18663 Ventura Blvd, Suite 202, Tarzana CA 91356

Sunday, September 30, 2007

Adventures in Raw

Leaf is a raw vegan restaurant with two locations in LA. My omnivorous friend Jodi absolutely raves about this place, so when I met up with her for dinner tonight, we headed to Leaf in Culver City.

We had the mock salmon nori rolls as an appetizer, which was really delicious! For a main course, we split a Bombay Burrito Wrap and a Rawzagna (that is, lasagna but made raw!). Both were pretty good. And, for dessert, we had apple pie. I was pretty skeptical about raw dessert -- last time I had a raw dessert item, a raw chocolate brownie, it did awful things to my gastrointestinal system. But, the apple pie was amazing, and there were none of the previously experienced after-effects.

I'll admit, I haven't had a lot of experience with raw cuisine. I've heard talks on the subject and how food is not heated above a certain temperature to preserve the enzymes in the food, and how the enzymes are beneficial to our bodies. I don't buy into this theory and there's really no science to back it up. But, what I can say, is that raw is healthy in that the food isn't processed, has no animal products or cholesterol, is full of fruits, vegetables, and fiber.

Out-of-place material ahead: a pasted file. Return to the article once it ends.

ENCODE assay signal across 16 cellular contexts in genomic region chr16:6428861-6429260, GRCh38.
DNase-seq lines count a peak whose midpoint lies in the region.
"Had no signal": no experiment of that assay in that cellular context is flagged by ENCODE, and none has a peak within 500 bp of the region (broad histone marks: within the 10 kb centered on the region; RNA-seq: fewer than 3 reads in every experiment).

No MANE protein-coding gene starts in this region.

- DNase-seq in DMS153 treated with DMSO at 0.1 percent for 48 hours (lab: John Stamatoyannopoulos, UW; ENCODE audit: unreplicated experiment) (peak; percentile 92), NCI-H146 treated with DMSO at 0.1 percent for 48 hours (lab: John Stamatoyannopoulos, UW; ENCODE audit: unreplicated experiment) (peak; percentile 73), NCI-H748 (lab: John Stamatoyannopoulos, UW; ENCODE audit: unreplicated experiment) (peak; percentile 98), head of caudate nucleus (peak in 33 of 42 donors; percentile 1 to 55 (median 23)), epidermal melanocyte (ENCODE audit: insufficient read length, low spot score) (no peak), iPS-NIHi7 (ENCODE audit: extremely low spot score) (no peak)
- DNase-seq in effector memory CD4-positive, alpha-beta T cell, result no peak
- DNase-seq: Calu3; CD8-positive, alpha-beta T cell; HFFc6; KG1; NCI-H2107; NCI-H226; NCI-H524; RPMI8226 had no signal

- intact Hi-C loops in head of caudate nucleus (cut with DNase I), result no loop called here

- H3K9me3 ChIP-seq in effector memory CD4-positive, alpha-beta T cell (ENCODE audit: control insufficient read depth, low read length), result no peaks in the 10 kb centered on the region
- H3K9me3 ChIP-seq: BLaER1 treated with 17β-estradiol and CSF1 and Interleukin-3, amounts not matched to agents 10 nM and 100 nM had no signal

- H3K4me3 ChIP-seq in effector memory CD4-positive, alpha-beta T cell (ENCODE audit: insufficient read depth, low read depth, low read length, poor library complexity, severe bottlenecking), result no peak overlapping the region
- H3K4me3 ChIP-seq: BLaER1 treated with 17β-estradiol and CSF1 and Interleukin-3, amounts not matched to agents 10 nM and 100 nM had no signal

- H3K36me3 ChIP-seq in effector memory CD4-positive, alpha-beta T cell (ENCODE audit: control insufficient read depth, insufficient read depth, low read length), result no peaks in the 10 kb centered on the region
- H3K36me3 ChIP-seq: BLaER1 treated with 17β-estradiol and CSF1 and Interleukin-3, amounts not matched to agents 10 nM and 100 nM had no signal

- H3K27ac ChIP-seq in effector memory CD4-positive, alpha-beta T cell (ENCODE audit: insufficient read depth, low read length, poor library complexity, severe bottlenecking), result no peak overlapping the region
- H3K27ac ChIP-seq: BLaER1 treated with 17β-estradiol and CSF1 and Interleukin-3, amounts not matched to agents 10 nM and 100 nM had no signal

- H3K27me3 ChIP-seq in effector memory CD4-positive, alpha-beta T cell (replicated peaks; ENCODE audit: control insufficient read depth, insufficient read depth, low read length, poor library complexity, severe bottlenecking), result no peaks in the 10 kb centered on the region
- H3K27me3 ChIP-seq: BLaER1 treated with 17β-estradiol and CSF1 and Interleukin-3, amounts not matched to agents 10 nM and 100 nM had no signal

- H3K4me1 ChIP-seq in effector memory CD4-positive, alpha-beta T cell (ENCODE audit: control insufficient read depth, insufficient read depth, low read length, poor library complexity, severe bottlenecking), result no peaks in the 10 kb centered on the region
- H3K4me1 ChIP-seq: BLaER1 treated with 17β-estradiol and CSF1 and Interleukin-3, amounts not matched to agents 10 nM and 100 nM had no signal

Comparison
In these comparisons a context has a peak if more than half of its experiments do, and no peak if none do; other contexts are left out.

Saturday, September 29, 2007

Is Bigger Better? Maybe not.

Here's a great piece on why height matters in sports.

Now it makes more sense to me why, at 5'10", I do well in the swim portion of the triathlon, but not as well on the bike or run.

Wednesday, September 26, 2007

One of Many Reasons I Love LA

This restaurant is on the way between the two hospitals I work at. I tried it out for the first time tonight for a Seitan wrap as dinner on the go. The wrap was delicious and the folks behind the counter were really nice people. They're going to be seeing a lot more of me.
I can't get over how easy it is to be vegan in LA!

Tuesday, September 25, 2007

Going Green

When I moved here, I was excited to be living in a greener community, one where people care about the environment. After all, I recycle everything I possibly can. It almost pains me to throw a piece of paper in the trash.